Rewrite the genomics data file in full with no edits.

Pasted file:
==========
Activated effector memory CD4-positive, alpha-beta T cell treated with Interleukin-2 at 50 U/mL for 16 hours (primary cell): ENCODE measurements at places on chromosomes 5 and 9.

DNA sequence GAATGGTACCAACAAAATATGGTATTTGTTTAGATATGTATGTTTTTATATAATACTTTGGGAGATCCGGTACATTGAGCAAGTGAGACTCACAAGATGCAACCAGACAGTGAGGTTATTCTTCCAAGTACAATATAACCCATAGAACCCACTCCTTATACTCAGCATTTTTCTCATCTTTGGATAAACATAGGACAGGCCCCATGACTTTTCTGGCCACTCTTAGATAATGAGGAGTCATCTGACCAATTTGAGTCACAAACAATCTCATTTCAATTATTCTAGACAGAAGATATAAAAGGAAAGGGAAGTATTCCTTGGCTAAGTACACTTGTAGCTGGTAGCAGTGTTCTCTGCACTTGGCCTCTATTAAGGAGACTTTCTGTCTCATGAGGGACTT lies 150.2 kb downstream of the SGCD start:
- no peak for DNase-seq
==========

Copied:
Activated effector memory CD4-positive, alpha-beta T cell treated with Interleukin-2 at 50 U/mL for 16 hours (primary cell): ENCODE measurements at places on chromosomes 5 and 9.

DNA sequence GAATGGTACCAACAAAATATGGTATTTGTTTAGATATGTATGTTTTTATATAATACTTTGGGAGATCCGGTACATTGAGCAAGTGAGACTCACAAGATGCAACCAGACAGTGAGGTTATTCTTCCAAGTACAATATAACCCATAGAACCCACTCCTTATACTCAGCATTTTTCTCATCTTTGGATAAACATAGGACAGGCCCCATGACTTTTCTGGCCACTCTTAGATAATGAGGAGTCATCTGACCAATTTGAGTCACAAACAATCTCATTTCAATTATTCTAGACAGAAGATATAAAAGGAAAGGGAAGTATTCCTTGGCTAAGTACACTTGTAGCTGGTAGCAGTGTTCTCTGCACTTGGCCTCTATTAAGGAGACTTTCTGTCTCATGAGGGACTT lies 150.2 kb downstream of the SGCD start:
- no peak for DNase-seq